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Forest-Dwelling Native Amazonians and the Conservation of Biodiversity: Interests in Common or in Collision?

Redford, K.H.
Stearman, A.M.
June 1993

Although concern for biodiversity and its conservation originated in the biological sciences, with growing international interest an increasing number of interest groups are claiming standing in discussions of the best ways to conserve biodiversity. One of these groups, formed by various indigenous peoples and their advocates, has repeatedly defended its claim to standing by stating that indigenous peoples are well equipped to conserve biodiversity. These claims have had far-reaching consequences, as millions of hectares of Amazonian forest have been deeded to indigenous groups, at least partially on the reasoning that such actions would conserve biodiversity. In this paper, we bring to the attention of the community of conservation biologists a group representing 229 native Amazonian groups comprising 1.2 million people in Peru, Bolivia, Ecuador, Brazil, and Colombia. In a document entitled \"To the Community of Concerned Environmentalists,\" this group of indigenous peoples propose a broad template for cooperation between conservation biologists and the indigenous peoples of the Amazon Basin. Following reiteration of the statement, we discuss the fact that these two groups define biodiversity and its conservation in different ways, with indigenous peoples focusing more on preservation of general habitat characteristics and exclusion of extensive habitat alteration.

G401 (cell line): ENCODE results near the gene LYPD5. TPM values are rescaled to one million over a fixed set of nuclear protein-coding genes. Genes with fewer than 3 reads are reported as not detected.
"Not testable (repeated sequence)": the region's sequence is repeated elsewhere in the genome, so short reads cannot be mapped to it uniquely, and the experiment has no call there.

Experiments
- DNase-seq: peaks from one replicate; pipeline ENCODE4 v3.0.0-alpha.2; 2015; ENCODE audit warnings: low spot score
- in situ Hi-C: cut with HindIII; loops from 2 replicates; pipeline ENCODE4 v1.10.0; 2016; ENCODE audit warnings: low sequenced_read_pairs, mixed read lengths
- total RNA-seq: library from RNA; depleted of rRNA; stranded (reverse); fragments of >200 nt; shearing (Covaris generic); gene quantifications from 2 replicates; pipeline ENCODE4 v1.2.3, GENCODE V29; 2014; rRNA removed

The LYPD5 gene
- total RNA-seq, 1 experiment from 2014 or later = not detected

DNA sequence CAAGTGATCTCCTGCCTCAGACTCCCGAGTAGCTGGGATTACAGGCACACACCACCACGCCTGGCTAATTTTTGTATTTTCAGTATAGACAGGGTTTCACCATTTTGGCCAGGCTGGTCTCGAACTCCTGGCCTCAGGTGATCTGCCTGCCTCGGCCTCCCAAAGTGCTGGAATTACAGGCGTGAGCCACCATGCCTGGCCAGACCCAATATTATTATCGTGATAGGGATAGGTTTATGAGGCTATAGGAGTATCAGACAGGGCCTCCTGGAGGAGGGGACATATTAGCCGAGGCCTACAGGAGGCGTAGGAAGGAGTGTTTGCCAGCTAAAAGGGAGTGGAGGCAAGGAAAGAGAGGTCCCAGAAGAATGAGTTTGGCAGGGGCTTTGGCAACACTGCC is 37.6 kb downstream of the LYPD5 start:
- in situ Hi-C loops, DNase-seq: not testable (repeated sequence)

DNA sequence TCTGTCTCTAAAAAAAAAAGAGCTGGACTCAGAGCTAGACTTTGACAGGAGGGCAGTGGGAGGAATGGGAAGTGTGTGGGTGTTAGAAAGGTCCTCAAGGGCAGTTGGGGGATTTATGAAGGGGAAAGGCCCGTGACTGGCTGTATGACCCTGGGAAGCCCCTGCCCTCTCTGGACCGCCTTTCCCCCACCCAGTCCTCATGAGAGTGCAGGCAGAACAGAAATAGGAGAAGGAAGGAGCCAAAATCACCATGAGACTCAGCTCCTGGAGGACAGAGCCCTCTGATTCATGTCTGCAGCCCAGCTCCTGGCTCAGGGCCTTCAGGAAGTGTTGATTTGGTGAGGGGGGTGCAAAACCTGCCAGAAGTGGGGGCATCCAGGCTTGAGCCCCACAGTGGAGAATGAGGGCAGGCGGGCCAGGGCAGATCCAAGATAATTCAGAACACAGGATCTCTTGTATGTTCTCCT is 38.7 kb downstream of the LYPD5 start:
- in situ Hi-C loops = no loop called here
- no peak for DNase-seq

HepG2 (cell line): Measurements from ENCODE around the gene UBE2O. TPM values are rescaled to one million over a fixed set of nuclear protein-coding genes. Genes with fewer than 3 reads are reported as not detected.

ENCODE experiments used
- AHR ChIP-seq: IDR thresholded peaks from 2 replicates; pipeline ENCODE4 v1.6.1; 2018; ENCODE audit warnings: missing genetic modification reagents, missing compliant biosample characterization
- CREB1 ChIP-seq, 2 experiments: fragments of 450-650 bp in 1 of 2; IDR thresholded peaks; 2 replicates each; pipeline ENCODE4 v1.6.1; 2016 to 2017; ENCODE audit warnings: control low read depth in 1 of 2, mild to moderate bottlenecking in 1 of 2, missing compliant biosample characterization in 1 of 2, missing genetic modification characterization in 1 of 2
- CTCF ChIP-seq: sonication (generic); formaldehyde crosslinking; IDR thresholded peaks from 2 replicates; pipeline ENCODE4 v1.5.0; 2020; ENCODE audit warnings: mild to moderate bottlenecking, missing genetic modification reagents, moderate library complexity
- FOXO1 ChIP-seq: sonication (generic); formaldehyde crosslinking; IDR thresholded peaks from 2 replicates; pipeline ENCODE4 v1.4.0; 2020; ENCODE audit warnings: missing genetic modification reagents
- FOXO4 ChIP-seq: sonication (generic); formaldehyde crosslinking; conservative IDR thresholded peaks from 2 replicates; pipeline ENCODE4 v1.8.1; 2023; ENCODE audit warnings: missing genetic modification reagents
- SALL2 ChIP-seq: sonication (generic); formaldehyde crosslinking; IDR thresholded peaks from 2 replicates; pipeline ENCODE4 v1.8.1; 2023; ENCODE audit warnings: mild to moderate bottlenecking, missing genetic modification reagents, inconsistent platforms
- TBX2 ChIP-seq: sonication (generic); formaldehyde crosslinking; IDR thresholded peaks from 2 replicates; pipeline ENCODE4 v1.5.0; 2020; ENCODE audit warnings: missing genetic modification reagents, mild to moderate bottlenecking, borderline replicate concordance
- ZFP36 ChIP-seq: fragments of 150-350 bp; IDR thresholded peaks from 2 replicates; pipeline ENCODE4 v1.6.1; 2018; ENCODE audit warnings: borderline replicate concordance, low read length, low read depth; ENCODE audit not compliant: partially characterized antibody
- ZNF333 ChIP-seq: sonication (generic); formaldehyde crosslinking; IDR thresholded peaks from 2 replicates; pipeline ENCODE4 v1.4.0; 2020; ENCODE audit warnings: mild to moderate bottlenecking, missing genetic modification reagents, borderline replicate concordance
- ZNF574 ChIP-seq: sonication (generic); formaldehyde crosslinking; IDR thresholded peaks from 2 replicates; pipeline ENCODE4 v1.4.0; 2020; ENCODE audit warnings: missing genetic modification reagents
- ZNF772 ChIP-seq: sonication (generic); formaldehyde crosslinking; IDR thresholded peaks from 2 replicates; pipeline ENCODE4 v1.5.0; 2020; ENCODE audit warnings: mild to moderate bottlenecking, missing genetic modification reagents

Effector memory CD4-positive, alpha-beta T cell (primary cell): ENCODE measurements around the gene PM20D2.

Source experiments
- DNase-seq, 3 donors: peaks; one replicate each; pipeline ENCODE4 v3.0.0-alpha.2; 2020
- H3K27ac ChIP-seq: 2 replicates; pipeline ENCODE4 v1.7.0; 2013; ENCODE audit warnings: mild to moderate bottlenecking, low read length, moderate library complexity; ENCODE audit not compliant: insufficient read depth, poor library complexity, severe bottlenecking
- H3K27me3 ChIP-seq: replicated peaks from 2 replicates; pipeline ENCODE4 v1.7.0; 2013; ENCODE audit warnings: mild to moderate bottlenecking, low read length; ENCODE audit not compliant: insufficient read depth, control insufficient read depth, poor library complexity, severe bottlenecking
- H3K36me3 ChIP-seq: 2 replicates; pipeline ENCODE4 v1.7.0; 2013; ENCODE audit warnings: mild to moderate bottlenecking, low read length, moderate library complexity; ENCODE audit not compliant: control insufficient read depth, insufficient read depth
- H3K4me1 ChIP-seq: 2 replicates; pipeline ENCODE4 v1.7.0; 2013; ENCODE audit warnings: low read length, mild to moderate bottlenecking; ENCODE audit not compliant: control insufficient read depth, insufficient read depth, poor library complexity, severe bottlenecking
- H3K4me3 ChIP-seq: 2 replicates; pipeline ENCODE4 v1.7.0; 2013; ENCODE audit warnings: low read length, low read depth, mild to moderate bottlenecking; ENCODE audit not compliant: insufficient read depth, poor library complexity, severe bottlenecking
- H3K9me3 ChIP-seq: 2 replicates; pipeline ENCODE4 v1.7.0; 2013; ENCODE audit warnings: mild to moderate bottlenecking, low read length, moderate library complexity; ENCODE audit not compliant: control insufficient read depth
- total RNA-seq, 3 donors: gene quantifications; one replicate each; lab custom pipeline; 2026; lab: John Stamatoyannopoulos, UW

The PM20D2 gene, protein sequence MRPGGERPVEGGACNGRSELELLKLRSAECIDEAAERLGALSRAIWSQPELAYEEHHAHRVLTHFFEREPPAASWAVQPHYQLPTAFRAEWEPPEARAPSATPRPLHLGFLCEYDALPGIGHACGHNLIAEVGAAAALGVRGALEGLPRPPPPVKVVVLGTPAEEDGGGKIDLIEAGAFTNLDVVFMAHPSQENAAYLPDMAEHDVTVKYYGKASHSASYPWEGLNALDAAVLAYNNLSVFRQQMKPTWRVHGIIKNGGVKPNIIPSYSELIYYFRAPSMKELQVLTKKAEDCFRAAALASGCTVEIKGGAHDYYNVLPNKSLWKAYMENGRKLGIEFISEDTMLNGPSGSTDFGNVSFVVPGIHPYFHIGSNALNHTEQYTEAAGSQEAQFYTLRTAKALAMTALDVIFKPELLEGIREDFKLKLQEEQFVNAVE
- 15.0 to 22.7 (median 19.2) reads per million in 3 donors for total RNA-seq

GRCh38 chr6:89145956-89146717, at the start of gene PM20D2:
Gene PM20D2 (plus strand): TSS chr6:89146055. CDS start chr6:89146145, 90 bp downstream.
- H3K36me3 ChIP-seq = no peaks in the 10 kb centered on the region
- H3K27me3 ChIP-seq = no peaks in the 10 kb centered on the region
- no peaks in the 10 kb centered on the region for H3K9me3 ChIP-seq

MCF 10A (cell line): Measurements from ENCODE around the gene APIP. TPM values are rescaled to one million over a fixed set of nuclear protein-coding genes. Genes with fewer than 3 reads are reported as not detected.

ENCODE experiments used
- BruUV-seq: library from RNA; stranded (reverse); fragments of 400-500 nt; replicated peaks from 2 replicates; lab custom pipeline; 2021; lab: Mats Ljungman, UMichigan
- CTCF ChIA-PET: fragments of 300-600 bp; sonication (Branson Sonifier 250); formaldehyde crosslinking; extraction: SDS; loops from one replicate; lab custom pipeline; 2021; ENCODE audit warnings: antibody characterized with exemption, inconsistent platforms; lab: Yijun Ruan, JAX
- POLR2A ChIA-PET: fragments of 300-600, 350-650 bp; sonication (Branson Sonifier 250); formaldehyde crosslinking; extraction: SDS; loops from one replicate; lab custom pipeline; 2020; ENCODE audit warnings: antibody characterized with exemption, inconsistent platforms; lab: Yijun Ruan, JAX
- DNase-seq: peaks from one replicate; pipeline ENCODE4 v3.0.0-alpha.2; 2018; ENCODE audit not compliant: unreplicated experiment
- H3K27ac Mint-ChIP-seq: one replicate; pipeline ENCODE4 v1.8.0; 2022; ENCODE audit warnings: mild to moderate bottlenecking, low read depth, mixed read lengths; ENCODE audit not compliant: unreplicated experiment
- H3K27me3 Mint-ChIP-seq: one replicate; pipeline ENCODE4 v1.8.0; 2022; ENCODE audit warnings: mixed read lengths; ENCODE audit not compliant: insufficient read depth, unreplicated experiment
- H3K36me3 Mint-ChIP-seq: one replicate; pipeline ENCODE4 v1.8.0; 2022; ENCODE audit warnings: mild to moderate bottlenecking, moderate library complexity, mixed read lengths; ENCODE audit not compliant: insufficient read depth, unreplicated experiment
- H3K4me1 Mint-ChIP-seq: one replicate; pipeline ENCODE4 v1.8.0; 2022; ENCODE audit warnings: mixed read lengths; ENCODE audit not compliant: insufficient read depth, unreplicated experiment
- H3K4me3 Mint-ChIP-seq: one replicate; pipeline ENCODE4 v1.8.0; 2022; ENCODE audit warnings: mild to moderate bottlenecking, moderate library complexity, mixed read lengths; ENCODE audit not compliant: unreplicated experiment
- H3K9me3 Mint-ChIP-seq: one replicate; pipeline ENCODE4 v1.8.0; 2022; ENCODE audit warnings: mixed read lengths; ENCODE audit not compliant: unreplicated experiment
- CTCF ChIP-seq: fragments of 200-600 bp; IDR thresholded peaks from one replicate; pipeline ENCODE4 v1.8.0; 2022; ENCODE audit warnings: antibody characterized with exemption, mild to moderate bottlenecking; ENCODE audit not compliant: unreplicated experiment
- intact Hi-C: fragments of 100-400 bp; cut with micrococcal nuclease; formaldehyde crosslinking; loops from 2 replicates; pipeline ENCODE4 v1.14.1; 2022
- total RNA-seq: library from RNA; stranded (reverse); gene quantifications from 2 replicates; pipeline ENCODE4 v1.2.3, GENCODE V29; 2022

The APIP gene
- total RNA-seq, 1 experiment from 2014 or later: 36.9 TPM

Publication type: 
Journal Article
Source name: 
Conservation Biology
Page numbers: 
pp. 248-255
Blackwell Publishing
Indigenous and Local Community Rights
South America